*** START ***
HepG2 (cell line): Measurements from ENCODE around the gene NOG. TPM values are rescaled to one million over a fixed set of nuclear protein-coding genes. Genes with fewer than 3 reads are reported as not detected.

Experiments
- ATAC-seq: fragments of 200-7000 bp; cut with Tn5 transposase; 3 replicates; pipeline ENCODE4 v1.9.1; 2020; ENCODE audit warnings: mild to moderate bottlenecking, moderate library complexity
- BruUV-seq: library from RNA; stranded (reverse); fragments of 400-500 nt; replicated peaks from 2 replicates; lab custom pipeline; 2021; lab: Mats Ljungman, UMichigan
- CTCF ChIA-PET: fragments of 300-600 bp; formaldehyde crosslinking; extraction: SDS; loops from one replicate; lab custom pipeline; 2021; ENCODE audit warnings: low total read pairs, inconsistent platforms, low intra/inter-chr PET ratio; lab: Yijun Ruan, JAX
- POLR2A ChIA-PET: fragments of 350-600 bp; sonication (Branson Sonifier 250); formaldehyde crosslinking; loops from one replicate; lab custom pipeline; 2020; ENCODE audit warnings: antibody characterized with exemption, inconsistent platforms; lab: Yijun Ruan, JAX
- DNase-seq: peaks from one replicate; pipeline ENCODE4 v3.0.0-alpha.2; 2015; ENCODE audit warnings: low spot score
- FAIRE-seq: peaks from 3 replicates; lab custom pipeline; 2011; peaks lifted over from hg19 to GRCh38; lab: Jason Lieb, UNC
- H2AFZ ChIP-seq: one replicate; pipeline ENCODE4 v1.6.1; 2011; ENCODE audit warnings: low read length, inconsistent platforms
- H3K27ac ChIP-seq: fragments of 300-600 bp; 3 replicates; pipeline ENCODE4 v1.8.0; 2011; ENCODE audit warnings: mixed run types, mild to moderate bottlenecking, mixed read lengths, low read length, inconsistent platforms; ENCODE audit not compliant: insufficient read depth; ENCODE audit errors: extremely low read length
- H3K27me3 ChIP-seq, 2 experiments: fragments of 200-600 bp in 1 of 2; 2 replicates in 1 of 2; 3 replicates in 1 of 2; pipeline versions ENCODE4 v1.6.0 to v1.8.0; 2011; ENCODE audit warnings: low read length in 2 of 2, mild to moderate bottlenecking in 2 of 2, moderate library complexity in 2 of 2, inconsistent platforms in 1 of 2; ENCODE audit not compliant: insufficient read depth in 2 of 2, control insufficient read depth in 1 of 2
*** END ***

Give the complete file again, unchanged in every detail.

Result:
HepG2 (cell line): Measurements from ENCODE around the gene NOG. TPM values are rescaled to one million over a fixed set of nuclear protein-coding genes. Genes with fewer than 3 reads are reported as not detected.

Experiments
- ATAC-seq: fragments of 200-7000 bp; cut with Tn5 transposase; 3 replicates; pipeline ENCODE4 v1.9.1; 2020; ENCODE audit warnings: mild to moderate bottlenecking, moderate library complexity
- BruUV-seq: library from RNA; stranded (reverse); fragments of 400-500 nt; replicated peaks from 2 replicates; lab custom pipeline; 2021; lab: Mats Ljungman, UMichigan
- CTCF ChIA-PET: fragments of 300-600 bp; formaldehyde crosslinking; extraction: SDS; loops from one replicate; lab custom pipeline; 2021; ENCODE audit warnings: low total read pairs, inconsistent platforms, low intra/inter-chr PET ratio; lab: Yijun Ruan, JAX
- POLR2A ChIA-PET: fragments of 350-600 bp; sonication (Branson Sonifier 250); formaldehyde crosslinking; loops from one replicate; lab custom pipeline; 2020; ENCODE audit warnings: antibody characterized with exemption, inconsistent platforms; lab: Yijun Ruan, JAX
- DNase-seq: peaks from one replicate; pipeline ENCODE4 v3.0.0-alpha.2; 2015; ENCODE audit warnings: low spot score
- FAIRE-seq: peaks from 3 replicates; lab custom pipeline; 2011; peaks lifted over from hg19 to GRCh38; lab: Jason Lieb, UNC
- H2AFZ ChIP-seq: one replicate; pipeline ENCODE4 v1.6.1; 2011; ENCODE audit warnings: low read length, inconsistent platforms
- H3K27ac ChIP-seq: fragments of 300-600 bp; 3 replicates; pipeline ENCODE4 v1.8.0; 2011; ENCODE audit warnings: mixed run types, mild to moderate bottlenecking, mixed read lengths, low read length, inconsistent platforms; ENCODE audit not compliant: insufficient read depth; ENCODE audit errors: extremely low read length
- H3K27me3 ChIP-seq, 2 experiments: fragments of 200-600 bp in 1 of 2; 2 replicates in 1 of 2; 3 replicates in 1 of 2; pipeline versions ENCODE4 v1.6.0 to v1.8.0; 2011; ENCODE audit warnings: low read length in 2 of 2, mild to moderate bottlenecking in 2 of 2, moderate library complexity in 2 of 2, inconsistent platforms in 1 of 2; ENCODE audit not compliant: insufficient read depth in 2 of 2, control insufficient read depth in 1 of 2